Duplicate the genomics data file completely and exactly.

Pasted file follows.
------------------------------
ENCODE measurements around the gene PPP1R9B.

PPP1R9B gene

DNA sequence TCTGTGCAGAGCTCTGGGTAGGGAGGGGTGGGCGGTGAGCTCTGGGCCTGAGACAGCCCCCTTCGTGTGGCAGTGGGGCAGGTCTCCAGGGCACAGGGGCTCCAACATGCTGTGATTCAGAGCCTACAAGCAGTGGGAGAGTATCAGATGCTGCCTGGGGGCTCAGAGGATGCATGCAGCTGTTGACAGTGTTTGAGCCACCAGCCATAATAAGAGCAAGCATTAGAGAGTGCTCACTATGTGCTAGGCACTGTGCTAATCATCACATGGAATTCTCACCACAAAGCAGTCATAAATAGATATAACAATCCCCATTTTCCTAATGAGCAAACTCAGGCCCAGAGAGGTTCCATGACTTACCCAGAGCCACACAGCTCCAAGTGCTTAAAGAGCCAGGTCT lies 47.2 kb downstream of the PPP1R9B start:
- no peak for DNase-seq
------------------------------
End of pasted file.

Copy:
ENCODE measurements around the gene PPP1R9B.

PPP1R9B gene

DNA sequence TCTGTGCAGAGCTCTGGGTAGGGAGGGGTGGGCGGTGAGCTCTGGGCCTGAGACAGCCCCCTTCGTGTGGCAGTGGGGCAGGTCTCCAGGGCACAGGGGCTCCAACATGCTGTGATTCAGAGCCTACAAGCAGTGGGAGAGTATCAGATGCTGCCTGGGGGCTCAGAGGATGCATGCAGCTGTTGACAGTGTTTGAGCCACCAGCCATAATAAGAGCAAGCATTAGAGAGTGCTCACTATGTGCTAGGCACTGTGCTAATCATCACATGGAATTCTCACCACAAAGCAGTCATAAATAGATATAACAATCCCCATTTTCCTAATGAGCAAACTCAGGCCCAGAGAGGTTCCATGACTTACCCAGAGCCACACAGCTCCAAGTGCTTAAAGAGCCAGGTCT lies 47.2 kb downstream of the PPP1R9B start:
- no peak for DNase-seq